http://cnet.co/YsL8KG Verizon’s Perception is a nice middle-of-the-road phone; just don’t expect killer performance.Related Posts:
While the US press release for the PlayStation 4 mentioned details about games, used games and pricing, it did not confirm all of the specs for the console. In Japan however, a more detailed press release clears up a few things. Sony’s console is packing a 500GB hard drive (same as the Xbox One), and it will not include the camera module, which is a $ 59 (£44 and €49) add-on for the $ 399 box. By comparison, the Xbox One includes — and requires for its use — the Kinect 2.0 camera. A Best Buy listing confirms the PlayStation 4 Eye’s add-on status and pricing, and that an extra DualShock 4 controller will also go for $ 59. We’ve double checked with Sony and confirmed that the system comes with a controller and mono earpiece plus HDMI, USB and power cords — but no camera.
The spec sheet also confirms the system’s dimensions at 275 x 53 x 305mm (excluding the largest projection), its ports (HDMI and optical out, 2 USB 3.0 in and 1 AUX in for use with the camera) and that a single ear mono headset is packed in with the system. That controller weighs in at 210g, includes a 1000mAh battery and one other detail some may have missed — a built-in mono speaker. There are details specs for the camera too, which is capable of a maximum 1280 x 800 (x2) pixel capture at 60fps, 640 x 400 at 120fps, or 320 x 192 at 240fps. It has an 85 degree FOV and a 2 meter cable to connect to the system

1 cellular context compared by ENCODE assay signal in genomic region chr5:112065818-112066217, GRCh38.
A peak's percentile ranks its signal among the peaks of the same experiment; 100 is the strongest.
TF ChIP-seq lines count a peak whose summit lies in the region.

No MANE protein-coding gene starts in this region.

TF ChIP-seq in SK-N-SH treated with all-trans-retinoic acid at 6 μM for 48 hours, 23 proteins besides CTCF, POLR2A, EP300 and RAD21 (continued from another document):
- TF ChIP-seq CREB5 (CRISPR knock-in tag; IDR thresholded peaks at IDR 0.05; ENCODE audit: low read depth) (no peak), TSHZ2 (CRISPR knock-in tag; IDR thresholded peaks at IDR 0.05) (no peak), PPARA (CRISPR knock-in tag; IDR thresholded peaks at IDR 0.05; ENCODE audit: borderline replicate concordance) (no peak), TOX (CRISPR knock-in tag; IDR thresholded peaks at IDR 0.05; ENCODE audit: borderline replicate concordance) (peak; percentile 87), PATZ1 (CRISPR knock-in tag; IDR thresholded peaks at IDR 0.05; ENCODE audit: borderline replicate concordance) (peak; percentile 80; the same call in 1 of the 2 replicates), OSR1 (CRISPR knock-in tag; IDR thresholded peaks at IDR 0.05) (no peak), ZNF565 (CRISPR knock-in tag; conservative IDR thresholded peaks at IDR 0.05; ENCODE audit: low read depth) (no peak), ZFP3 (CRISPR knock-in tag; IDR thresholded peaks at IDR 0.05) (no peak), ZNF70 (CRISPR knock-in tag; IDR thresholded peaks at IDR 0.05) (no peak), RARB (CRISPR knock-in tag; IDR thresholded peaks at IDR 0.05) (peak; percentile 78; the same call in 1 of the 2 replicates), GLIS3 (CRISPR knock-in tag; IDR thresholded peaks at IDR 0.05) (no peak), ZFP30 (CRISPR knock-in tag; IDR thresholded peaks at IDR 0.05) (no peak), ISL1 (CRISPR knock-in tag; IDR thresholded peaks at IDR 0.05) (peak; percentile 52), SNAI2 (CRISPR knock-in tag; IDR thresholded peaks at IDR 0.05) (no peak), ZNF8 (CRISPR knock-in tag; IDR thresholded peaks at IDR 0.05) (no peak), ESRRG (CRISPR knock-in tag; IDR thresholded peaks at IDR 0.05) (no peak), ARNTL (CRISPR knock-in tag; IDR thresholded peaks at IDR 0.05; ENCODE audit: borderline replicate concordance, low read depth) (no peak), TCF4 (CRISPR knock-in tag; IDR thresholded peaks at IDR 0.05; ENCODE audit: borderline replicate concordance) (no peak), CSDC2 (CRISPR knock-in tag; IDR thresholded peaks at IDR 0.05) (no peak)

Source: Sony Japan (PDF)Related Posts:
Note: You might not want to watch the video if you haven’t seen the episode but still plan to.
This is a video of people reacting to Sunday’s Game of Thrones episode. People who read the books knew the scene was coming (or that it at least should), while people who’ve only watched the show did not. My cat had zero clue. If I’d had my camera ready to capture his reaction he’d be a meme right now named Holy Shit Cat.
Hit the jump for the video.Related Posts:
This is a series of photographs from Mineralblu Photography of some Twinzik cosplayers dressed as Simon Petrikov (the future Ice King) and Marceline from Adventure Time. Touching, isn’t it? You? You should be not touching right now. Put your hands down. I SAID PUT YOUR HANDS DOWN. Why do you always have to touch everything anyways? You’re like a child. Let me guess — you also have to see what the bathroom looks like whenever you go somewhere new. Jk jk, that’s totally normal. I’m always hoping to see one of those little kiddy urinals or a bathroom attendant. Oh, like I’m the only one who plays bathroom bingo?
Hit the jump for several more of the impressiveness.Related Posts:
This is a video of some dudes demonstrating their custom built, 24-bottle bottle opener on a case of beer. Unfortunately for them, it leaves four unopened, underwhelming audiences worldwide and causing at least one blogger to question if we’ll ever be able to open 24 beers at once. Still, I’m going to need it or one like it to open all the beer bottles at the club I’m opening. It’s called, ‘GW’s Drink Alone Club’. It’s really like two clubs in one because after eight it turns into ‘GW’s Drink Alone In The Dark Club’. Sometimes a friend or neighbor will come over too but I’ll just be really quiet until they stop knocking and go away.
Hit the jump for the video.Related Posts: